GUEST STAR: Many previous episodes have one major guest star and another celebrity making a cameo, but this is the first of a handful this season that has no headlined guest star, and instead various cameos. With the most exposure are talk show hosts Arsenio Hall, who dies twice, and Jay Leno, who gets irritated by Bobo. Also present are model Kathy Ireland, who inspires Bunsen and Beaker to don bikinis; attorney Chris Darden, who intimidates the Muppets; guitarist Kevin Eubanks, who Bobo adores; and singer Little Richard, who Beaker can impersonate rather well.
COMEDY: The story arc featuring the dead guest star hits all the right, irreverent notes. Regarding sketches, we have the last “Tubmans of Porksmith” skit (renamed “Boarshead Revisited” this season), the second and final “E-I-E-I-O-R,” a “Real World Muppets,” the only “Tales from the Vet” skit to feature a human, and an ad for “Johnny Fiama’s Pasta Playhouse.”
MUSIC: Not much, save for the fittingly wild “I Hear You Knocking,” by Little Richard and the rarely-seen- on-this-show Animal and Zoot.
- While still a clever concept, I think this “Real World Muppets” is the least creative of the three.
- Per usual, another mediocre “Boarshead Revisited” simply makes one eager to get back to the real story.
- Clifford: Don’t you think this whole thing is kinda weird?
- Rizzo: Weird? Nah, this is just slightly bizarre. You want weird? I can tell you weird stories...
- Beaker’s "impersonation" of Little Richard and the singer’s subsequent performance are just plain enjoyable.
- It’s a fun group of guest stars who are not afraid to be as silly as needed, and mesh well with the story arc, propelling it to a strong finish.
MY RANKING: 4/5 drums of explosives, for creatively handling so many diverse guest stars while still keeping the Muppets center stage. Of the Muppets Tonight cameo shows, “The Cameo Show” is the strongest and most cohesive.
209—THE BEST OF MUPPETS TONIGHT
- Rizzo: Wait a second, Gonzo, what are you doing here? I thought Clifford gave everybody the week off.
- Gonzo: Oh, he did, I just came to pick up my nasal floss.
- Rizzo: Of course you did.
MY RANKING: N/A. This episode really can’t be ranked against the others, but it’s hard to go wrong with Gonzo, Rizzo, and tons of skits.
PLOT: In the studio basement, Clifford and Rizzo discover a trunk housing Gary Cahuenga, a sentient ventriloquist’s dummy hidden away since 1956. Meanwhile, Gonzo hosts the Lollapalosers festival.
GUEST STARS: Another episode full of rapid-fire cameos that includes magicians Penn and Teller, boxer Evander Holyfield, actress Kathy Najimy, and American Gladiators Ice and Zap, in scenes written specifically for each of them. “The Cameo Show” worked better because the celebrities were all characters in a story, whereas this one, while entertaining, plays more like a series of skits.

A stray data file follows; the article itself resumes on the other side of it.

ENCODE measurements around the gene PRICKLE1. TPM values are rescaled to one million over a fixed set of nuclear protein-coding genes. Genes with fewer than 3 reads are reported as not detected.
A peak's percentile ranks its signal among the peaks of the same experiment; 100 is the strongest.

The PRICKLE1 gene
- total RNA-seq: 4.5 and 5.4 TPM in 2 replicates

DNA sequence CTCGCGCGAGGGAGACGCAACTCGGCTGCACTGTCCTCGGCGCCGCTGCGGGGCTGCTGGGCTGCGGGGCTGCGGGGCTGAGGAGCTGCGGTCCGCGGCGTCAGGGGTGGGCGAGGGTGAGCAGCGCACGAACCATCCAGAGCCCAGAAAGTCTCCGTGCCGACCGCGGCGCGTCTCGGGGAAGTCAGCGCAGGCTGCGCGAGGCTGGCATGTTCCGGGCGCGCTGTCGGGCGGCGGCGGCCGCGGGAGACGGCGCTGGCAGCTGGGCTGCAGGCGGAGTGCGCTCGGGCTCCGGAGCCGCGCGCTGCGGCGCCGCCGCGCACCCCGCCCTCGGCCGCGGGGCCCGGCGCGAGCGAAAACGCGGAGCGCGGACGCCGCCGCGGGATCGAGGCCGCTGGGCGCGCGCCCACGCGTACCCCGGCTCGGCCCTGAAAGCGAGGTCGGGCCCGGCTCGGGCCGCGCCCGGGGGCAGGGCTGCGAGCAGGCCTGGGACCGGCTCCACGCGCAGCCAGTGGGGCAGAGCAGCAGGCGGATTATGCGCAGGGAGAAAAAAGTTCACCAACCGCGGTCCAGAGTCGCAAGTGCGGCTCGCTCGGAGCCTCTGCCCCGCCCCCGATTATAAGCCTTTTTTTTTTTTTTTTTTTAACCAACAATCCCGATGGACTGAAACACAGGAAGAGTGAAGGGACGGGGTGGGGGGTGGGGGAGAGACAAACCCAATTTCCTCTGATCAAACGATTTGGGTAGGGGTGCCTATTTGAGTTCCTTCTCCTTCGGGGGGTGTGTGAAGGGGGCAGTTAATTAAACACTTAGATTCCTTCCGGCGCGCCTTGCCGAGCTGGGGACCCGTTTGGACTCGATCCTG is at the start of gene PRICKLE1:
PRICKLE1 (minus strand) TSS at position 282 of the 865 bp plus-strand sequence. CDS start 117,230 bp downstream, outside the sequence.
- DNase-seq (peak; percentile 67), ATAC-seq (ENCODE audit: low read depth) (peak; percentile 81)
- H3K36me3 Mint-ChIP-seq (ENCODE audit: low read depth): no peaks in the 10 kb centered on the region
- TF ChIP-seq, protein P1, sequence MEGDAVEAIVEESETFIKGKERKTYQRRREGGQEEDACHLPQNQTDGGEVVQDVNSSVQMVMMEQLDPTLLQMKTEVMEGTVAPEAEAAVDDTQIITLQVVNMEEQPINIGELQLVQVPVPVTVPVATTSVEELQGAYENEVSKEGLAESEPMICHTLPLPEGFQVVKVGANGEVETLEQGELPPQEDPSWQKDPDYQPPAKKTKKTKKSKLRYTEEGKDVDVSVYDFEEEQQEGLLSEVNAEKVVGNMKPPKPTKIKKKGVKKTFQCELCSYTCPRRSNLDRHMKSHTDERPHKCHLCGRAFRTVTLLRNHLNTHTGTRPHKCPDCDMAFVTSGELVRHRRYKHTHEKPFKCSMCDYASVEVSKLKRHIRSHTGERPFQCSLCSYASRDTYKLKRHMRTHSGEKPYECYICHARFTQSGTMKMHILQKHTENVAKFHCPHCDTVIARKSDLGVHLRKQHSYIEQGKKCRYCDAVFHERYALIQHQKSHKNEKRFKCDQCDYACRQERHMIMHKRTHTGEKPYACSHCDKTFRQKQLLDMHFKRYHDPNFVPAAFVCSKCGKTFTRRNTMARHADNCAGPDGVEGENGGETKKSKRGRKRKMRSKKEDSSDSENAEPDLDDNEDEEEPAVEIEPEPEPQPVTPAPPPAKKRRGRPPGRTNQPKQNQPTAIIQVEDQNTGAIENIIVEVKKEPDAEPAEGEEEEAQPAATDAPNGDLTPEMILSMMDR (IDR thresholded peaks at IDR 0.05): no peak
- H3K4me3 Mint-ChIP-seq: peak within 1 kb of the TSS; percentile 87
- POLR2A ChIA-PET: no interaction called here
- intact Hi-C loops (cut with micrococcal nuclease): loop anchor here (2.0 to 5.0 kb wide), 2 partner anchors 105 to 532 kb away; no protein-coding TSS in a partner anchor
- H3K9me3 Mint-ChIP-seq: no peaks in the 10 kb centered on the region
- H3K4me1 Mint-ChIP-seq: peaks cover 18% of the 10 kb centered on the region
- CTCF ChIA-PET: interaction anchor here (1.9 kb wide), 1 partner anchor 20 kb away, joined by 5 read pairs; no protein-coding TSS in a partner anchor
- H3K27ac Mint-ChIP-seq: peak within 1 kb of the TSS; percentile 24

COMEDY: Gonzo’s parade of delightful nonsense brings us crisp band parody puns and over half of the guest stars, plus a running gag about whether or not the show has a script. Kathy Nijimy’s irritated nonchalance in the final “Thor, God of Thunder” makes it the best segment of the recurring skit.
MUSIC: The parody acts of “The Benedictine Monkees” and the literal “Smashing Pumpkins” are just as imaginative as they sound.
- The lack of ending to Gary Cahuenga’s story is abrupt and disappointing. After a funny sequence in which various Muppets failingly audition to be Gary’s new comedy partner, the show makes an awkward cut to a long and meandering segment with Johnny, Sal, and boxer Evander Holyfield that lasts the entire rest of the episode. It’s odd and non-resolving, and makes the show feel unfinished.
- And speaking of the long and meandering segment with Johnny, Sal, and boxer Evander Holyfield, it was easily the weakest skit of the bunch, with no real punchline.
- Kermit: Gonzo, you are not all the way across the country, you are right here on our stage.
- Gonzo: I know. My mom wouldn’t let me go.
- Kermit: What?
- Gonzo: She said there were too many weirdos. Might be a bad influence on me.
- I found the segment with magicians Penn and Teller highly entertaining despite the lack of Muppet characters.
- The idea of Gary Cahuenga is a good one. An interloper from another age of puppet-based entertainment now forced to live in the current age of puppet-based entertainment is an intriguing concept. It would have been interesting to see if, had the show run longer, he’d ever do anything more than his conversation with Prince in the season premiere.
- Gary: Wait a minute, this isn’t 1956?
- Rizzo: Not unless you go by my paychecks.
MY RANKING: 2.5/5 trap doors. I would have ranked this higher if the ending didn’t leave things hanging so far out. Both plots have bright points, but overall the episode stumbles just short of the finish line because of the flat ending.
We’re almost done with the show—next week, in fact! In the meantime, we invite you to vote in another poll. What is your favorite episode of Muppets Tonight’s second season?
The Muppet Mindset by Ryan Dosier, email@example.com